Starbucks unionization has already had an impact on other industries where workers have voted to unionize such as Apple, Trader Joe’s, and Amazon. Some suggest that this may reverse the decline of union membership in the last decade and could influence the work environment for millions of Americans.
5) An Experienced Labor and Employment Lawyer Will Fight for Workers’ Rights
Unionizing is not for the faint of heart. It is no small task as we have seen with Starbucks employees. At the end of the day, it is a legal process that involves complicated contracts, agreements, and negotiations. A skilled labor and employment lawyer knows union law and how to help organizers successfully form a union.
Having been part of a union family growing up, Larry Disparti is passionate about protecting workers’ rights. At Disparti Law Group Accident & Injury Lawyers, we’re experts on union law and support unions by:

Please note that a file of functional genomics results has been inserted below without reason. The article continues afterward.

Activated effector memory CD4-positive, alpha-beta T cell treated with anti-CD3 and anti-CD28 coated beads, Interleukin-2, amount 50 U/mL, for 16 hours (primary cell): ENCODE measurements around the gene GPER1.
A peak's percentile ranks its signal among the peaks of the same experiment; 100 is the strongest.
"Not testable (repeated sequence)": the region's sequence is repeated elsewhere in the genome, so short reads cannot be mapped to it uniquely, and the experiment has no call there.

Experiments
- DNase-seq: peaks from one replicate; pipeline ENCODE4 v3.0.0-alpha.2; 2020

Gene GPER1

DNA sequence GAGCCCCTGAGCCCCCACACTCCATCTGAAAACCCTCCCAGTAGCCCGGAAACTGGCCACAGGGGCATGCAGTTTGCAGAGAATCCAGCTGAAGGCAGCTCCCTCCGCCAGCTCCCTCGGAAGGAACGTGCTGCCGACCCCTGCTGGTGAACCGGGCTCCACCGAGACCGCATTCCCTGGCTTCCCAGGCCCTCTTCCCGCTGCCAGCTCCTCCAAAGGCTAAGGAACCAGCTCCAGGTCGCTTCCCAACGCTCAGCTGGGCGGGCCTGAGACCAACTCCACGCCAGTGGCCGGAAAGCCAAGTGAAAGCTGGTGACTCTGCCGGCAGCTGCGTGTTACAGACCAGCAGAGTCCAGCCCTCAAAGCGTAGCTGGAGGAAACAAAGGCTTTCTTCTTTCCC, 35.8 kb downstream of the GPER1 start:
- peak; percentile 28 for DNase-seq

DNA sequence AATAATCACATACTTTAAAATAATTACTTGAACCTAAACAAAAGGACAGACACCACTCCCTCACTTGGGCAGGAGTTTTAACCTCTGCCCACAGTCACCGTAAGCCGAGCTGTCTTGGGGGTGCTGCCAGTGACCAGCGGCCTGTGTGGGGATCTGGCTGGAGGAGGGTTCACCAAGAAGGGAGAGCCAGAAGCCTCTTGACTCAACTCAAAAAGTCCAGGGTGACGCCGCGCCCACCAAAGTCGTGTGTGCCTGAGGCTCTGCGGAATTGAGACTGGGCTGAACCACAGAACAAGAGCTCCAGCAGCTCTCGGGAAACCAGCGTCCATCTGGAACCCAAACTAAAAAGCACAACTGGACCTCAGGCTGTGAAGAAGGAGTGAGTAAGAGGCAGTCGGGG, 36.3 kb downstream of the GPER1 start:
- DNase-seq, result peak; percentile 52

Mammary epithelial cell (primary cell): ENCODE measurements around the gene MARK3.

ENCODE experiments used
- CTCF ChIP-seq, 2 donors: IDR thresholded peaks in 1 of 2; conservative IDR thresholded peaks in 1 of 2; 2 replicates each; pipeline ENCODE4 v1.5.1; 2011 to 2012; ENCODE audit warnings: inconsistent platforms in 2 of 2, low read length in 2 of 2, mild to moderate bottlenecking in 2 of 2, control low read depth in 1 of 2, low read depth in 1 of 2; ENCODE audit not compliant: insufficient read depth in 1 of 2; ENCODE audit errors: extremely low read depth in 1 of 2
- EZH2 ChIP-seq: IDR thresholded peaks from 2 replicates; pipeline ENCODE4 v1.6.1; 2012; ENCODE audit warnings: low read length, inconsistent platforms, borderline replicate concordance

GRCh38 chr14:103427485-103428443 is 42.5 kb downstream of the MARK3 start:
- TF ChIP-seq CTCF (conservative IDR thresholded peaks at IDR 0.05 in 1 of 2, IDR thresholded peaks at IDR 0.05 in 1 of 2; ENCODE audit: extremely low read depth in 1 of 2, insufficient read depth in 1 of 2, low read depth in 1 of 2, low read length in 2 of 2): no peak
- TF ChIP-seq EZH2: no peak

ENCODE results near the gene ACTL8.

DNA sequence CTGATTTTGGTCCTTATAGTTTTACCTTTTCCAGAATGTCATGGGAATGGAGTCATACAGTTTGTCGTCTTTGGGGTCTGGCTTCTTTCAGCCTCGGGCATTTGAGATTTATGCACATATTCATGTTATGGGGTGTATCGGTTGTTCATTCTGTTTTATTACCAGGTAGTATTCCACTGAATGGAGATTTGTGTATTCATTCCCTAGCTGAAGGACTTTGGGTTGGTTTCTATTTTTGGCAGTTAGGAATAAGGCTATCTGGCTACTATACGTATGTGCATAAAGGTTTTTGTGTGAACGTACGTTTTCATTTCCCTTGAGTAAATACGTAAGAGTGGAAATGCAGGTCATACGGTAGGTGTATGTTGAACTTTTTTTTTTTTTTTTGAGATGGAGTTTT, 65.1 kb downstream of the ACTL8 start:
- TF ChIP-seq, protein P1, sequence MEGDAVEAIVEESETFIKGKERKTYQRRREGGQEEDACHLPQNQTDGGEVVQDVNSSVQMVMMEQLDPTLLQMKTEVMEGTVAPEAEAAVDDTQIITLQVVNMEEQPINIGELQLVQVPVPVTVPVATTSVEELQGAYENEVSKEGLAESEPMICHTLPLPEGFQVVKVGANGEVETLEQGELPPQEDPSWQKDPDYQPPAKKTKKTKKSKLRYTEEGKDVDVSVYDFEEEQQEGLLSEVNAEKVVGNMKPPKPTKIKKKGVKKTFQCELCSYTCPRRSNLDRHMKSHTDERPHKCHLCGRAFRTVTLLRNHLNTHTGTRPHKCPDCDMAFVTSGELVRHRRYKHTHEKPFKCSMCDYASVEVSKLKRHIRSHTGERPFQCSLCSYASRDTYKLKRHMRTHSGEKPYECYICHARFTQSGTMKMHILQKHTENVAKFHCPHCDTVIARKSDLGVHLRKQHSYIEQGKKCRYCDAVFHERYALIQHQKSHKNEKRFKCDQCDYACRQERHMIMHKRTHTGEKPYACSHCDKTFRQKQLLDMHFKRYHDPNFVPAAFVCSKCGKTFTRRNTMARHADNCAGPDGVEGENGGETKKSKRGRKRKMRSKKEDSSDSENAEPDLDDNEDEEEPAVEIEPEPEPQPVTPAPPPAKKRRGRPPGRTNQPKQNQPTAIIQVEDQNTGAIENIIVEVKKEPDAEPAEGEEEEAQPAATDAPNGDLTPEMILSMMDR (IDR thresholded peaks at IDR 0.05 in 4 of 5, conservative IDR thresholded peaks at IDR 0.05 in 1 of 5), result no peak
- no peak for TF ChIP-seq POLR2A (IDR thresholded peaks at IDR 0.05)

- negotiating collective bargaining agreements.
- interpreting and advising on contracts.
- advising on internal affairs, such as elections.
- handling legal issues relating to strikes, picketing, boycotts, organizing, and anti-corporate campaigns.
- handling all matters at the National Labor Relations Board (NLRB), including petitions for certification, de-certification, and de-authorization elections
- filing unfair labor practice charges at the NLRB.
- representing unions and workers at hearings before an administrative law judge.
- handling class actions that benefit the workers.
We want to level the playing field with big corporations. Reach out today for a FREE consultation or call (312) 600-6000.